Perspectives on Paper: Understanding Its History, Culture and Art

Written by Mackenzie Rossero, CAS communications intern

On Wednesday, September 27, the Department of Spanish & Portuguese and the Office of Liberal Education co-sponsored a workshop for students called The History, Culture and Art of Paper. The best part? The students finished the workshop by making their own paper to take home.

"Okay," said Shelly Jarrett Bromberg, director of the Office of Liberal Education and associate professor of Spanish & Portuguese, as she threw her hands in the air and addressed the room of students in Armstrong 1028. "We're going to make Christmas gifts for Mom and Dad, just like in middle school!"

The audience chuckled in anticipation. But, before they could delve into the art of paper, they had to learn a bit of background.

Crash-Course on the Historical and Cultural Foundations of Paper

Steven Keller, a professor in the Department of Chemical, Paper and Biomedical Engineering, led the group through the evolution and creation of paper, beginning with its discovery in 105 AD.

Dr. Keller motioned to a PowerPoint slide behind him — a photo of a paper mill. He held up a plain sheet of paper.

"This machine can produce 1.6 million pieces of copy paper every 20 minutes," Dr. Keller explained.

Then came the culture.

The cover of a beautiful book - 'The Broken Streets of My City'

Assistant professor of Spanish & Portuguese Jessica Gordon-Burroughs, addressed the group, standing before a collection of beautiful books — each one uniquely made from different types of paper.

She began with a question: "What are students' note-taking practices?"

There were varied responses — some students used paper exclusively, while many others maintained a combination of print and electronic. No one spoke up to say that they only took notes electronically.

Dr. Gordon-Burroughs nodded her head, thoughtful. "There is a staying power to paper," she said.

Then, addressing the majority of students who preferred that dual note-taking practice, she continued.

"Previous generations could function entirely in print," she said. "We're in this intermediate generation floating between computers and print."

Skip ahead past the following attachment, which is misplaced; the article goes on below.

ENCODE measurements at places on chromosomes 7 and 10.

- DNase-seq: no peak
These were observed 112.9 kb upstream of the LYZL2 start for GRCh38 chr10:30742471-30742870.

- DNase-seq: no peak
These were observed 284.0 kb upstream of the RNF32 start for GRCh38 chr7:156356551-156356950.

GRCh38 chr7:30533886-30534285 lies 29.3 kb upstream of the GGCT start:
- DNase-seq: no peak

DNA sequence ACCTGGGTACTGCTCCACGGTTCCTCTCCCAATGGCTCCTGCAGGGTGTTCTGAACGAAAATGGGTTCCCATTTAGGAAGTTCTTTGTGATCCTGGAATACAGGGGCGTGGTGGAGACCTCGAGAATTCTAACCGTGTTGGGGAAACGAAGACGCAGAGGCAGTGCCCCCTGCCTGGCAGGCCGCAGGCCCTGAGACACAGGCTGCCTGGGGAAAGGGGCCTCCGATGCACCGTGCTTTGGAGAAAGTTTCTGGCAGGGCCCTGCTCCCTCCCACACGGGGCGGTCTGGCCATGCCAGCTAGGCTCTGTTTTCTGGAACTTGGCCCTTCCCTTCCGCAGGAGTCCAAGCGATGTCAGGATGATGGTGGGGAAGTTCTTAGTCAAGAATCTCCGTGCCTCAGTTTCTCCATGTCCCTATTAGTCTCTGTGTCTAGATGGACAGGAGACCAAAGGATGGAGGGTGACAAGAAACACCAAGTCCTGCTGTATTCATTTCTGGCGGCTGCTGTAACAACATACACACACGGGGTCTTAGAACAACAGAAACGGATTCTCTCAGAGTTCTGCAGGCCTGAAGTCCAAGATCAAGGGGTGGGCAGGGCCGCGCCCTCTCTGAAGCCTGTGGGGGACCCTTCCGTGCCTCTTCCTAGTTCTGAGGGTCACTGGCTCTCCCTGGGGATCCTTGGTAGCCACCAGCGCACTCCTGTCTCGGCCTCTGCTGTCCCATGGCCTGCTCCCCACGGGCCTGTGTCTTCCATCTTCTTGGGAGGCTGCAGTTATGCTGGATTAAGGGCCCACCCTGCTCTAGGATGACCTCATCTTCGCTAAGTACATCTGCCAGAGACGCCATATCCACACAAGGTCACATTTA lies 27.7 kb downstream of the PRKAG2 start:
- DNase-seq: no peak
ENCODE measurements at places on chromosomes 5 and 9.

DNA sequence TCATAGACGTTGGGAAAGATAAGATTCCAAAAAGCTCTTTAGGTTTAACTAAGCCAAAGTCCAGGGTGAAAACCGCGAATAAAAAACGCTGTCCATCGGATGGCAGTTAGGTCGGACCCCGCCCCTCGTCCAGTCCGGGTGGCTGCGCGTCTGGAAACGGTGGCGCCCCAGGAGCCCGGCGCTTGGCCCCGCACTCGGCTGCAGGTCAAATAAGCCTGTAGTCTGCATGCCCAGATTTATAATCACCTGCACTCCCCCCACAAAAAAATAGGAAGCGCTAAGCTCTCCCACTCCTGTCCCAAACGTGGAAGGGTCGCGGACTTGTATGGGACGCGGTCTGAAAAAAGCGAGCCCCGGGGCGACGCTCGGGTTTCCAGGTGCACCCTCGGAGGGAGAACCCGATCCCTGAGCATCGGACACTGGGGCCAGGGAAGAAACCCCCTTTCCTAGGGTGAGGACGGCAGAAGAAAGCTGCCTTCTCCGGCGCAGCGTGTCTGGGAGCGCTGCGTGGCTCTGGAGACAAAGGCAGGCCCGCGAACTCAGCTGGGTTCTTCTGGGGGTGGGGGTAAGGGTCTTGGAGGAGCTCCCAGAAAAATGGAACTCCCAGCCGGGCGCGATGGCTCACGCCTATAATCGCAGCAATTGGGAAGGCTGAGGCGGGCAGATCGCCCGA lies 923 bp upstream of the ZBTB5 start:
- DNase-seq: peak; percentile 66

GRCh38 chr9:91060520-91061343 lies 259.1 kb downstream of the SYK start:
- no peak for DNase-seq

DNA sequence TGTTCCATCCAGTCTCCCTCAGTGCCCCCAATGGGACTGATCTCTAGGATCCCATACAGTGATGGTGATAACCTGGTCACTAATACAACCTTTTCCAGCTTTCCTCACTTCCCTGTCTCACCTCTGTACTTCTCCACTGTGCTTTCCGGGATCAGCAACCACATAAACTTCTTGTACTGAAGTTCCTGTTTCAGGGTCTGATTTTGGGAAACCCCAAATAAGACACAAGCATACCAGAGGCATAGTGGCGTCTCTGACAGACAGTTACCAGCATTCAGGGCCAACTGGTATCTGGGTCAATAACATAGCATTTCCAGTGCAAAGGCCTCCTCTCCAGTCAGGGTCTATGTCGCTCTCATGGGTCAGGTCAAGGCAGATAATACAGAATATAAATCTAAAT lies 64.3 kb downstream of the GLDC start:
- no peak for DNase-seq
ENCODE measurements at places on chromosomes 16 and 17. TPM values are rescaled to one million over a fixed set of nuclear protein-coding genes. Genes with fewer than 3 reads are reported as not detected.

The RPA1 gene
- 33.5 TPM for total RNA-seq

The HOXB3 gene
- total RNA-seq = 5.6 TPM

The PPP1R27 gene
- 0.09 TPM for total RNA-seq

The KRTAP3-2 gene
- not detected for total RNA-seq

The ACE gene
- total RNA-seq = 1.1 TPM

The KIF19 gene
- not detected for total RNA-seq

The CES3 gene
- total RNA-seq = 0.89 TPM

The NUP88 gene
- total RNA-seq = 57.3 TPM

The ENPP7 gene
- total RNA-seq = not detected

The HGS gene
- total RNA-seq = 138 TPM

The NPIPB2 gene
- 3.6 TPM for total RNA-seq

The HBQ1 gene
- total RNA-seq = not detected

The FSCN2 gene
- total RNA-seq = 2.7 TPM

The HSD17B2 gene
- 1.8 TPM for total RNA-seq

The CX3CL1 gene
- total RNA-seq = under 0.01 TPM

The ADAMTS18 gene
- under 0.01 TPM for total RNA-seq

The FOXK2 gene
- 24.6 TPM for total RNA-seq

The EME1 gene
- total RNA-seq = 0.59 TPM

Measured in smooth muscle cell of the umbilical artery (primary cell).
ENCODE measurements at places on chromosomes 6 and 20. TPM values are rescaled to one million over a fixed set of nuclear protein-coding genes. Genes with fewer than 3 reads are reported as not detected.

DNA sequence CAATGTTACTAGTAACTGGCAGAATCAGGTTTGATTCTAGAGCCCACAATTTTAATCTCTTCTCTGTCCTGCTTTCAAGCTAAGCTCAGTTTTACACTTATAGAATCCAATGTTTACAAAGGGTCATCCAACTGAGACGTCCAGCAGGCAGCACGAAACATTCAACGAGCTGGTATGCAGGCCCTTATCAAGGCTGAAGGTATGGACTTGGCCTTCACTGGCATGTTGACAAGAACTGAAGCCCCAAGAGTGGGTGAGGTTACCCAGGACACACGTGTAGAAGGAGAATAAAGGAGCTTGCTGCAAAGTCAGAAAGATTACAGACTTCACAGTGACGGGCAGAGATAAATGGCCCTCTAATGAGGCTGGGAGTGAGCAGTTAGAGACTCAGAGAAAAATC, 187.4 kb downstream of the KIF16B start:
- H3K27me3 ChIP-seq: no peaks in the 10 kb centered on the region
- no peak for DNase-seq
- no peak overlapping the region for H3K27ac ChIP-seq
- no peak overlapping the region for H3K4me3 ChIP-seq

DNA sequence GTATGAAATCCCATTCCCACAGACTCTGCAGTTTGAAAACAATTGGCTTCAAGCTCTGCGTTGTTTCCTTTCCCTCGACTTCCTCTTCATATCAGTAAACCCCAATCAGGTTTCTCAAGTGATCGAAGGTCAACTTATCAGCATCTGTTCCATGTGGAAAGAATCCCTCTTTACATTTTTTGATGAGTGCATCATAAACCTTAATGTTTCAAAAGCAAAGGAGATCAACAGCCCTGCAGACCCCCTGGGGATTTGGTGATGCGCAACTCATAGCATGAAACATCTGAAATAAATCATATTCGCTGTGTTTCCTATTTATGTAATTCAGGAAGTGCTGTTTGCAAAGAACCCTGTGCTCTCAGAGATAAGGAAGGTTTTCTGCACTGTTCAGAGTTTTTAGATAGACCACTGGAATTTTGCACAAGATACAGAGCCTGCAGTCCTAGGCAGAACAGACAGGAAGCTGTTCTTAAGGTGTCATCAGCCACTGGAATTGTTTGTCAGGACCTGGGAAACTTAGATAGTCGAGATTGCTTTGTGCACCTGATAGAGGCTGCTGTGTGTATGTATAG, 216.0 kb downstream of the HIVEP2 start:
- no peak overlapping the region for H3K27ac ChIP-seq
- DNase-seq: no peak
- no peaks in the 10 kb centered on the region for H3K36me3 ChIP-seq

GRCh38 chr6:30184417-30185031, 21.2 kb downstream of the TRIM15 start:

After asking for student volunteers, Dr. Gordon-Burroughs directed three students through opening one of the books from her collection — a delicate and intricately designed book called The Broken Streets of My City by the Cuban-American poet, Ruth Behar.

As the book was opened, the students had to stand and move apart — one page unfolded like an accordion and extended over 10 feet across the room.

As Dr. Gordon-Burroughs explained, "Books and paper are not just interesting because of how we use them, but because of the cultural and historical aspects of them."

Dr. Gordon-Burroughs is studying book materiality — how the physical components of a book give cultural meaning. This contributes to her work in helping students denaturalize their writing and reading processes, where she utilizes books like The Broken Streets of My City to help them think about the cultural or historical particularity of the books they read and study.

Hands-on Papermaking

At last came the promised 'hands-on" aspect of the workshop, the Christmas presents: papermaking with Jose Vilchés, an instructor in the Department of Spanish & Portuguese.

There were three steps: boiling fiber, beating it, and setting it in a form to dry. The steps themselves take hours to complete, plus days for the paper to dry.

To Vilches, this is a worthwhile skill and a valuable lesson for his students.

"This kind of activity helps us get more in touch with nature," he said. "Where does paper come from? My students are surprised when they learn. They see the world in a different way."

And, by making paper themselves, the students leave with new awareness.

"By making paper, the students become conscious of the process and, because of that long process, it creates a consciousness with how we use paper," he said.

To demonstrate, Vilches took a roll of paper towels and wrapped some around his hand. He asked, "How much time would it have taken me to make this amount of paper?"

Students began to make their paper, molding the pieces into bowls and painting them with watercolors. Jarrett Bromberg, who is dedicated to helping students recognize the importance of an education that allows them to have new experiences, watched with a smile.

Students Simon Bhatti and Chandler Henderson enjoy a laugh while painting their paper bowls.

"I want to help students see all of the exciting connections in the Global Miami Plan — to see that what they think are just checking off boxes are actually opening up boxes to explore new connections," she said. "We decided to do some events where we would get two different divisions, sometimes three, to come together to talk and work on something."

And this event was a successful step toward students' realization and appreciation of the Miami Plan.

Chandler Henderson, a sophomore computer science major, said, "The Miami Plan allows you to open new doors and see things you'd never expect to have an interest in until you're actually introduced to them. By offering these workshops and classes that you’re required to take, you can get experience in new fields and see if you could have a potential job or hobby."

Junior political science major Simon Bhatti agreed.

"I did not think I was going to be making paper bowls any time soon," he added with a chuckle.

Over J-Term, Dr. Keller will be taking 18 students to Austria and central Europe to study paper science. Applications are currently closed, but this program is offered every other year.

The Office of Liberal Education plans to facilitate similar, multi-divisional events next semester. Contact Shelly Jarrett Bromberg ( for more information.